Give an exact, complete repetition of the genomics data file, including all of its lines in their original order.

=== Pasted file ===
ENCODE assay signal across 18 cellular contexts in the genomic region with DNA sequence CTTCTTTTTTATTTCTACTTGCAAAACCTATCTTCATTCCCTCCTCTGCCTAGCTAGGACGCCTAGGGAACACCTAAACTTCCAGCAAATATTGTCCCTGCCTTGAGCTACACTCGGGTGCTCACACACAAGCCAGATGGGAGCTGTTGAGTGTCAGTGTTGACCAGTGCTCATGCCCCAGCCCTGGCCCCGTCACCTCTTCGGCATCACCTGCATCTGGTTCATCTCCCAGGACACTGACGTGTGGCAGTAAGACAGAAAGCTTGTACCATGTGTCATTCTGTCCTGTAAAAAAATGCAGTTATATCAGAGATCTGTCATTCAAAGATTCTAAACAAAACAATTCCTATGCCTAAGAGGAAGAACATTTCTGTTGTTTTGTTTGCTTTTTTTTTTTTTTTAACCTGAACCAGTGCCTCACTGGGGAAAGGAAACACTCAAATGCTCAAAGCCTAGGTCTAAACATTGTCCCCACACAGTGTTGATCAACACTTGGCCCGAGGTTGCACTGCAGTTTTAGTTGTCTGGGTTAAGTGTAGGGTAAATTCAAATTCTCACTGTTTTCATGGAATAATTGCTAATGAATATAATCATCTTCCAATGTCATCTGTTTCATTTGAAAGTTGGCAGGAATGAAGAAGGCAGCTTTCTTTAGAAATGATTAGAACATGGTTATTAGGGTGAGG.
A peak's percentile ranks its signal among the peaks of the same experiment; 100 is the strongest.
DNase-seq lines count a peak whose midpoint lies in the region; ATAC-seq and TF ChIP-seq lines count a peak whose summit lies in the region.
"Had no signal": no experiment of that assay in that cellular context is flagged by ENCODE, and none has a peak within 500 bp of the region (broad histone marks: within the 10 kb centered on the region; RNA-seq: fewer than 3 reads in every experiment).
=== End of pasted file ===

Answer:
ENCODE assay signal across 18 cellular contexts in the genomic region with DNA sequence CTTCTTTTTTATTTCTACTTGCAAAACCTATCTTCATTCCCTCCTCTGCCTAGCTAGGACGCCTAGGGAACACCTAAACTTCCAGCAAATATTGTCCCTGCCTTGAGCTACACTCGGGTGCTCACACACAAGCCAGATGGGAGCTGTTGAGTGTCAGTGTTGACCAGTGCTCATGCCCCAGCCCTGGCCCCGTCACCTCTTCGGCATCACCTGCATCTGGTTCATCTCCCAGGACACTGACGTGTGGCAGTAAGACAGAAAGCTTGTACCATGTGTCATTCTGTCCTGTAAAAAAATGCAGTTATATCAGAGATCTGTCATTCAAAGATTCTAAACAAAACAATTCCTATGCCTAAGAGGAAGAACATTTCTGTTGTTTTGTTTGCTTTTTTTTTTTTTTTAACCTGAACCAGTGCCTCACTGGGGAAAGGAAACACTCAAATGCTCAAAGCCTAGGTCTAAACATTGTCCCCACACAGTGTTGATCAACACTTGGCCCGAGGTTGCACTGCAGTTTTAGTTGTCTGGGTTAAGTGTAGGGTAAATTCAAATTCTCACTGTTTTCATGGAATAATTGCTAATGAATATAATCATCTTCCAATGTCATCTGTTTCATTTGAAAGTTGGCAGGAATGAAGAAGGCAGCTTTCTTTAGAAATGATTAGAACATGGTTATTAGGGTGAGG.
A peak's percentile ranks its signal among the peaks of the same experiment; 100 is the strongest.
DNase-seq lines count a peak whose midpoint lies in the region; ATAC-seq and TF ChIP-seq lines count a peak whose summit lies in the region.
"Had no signal": no experiment of that assay in that cellular context is flagged by ENCODE, and none has a peak within 500 bp of the region (broad histone marks: within the 10 kb centered on the region; RNA-seq: fewer than 3 reads in every experiment).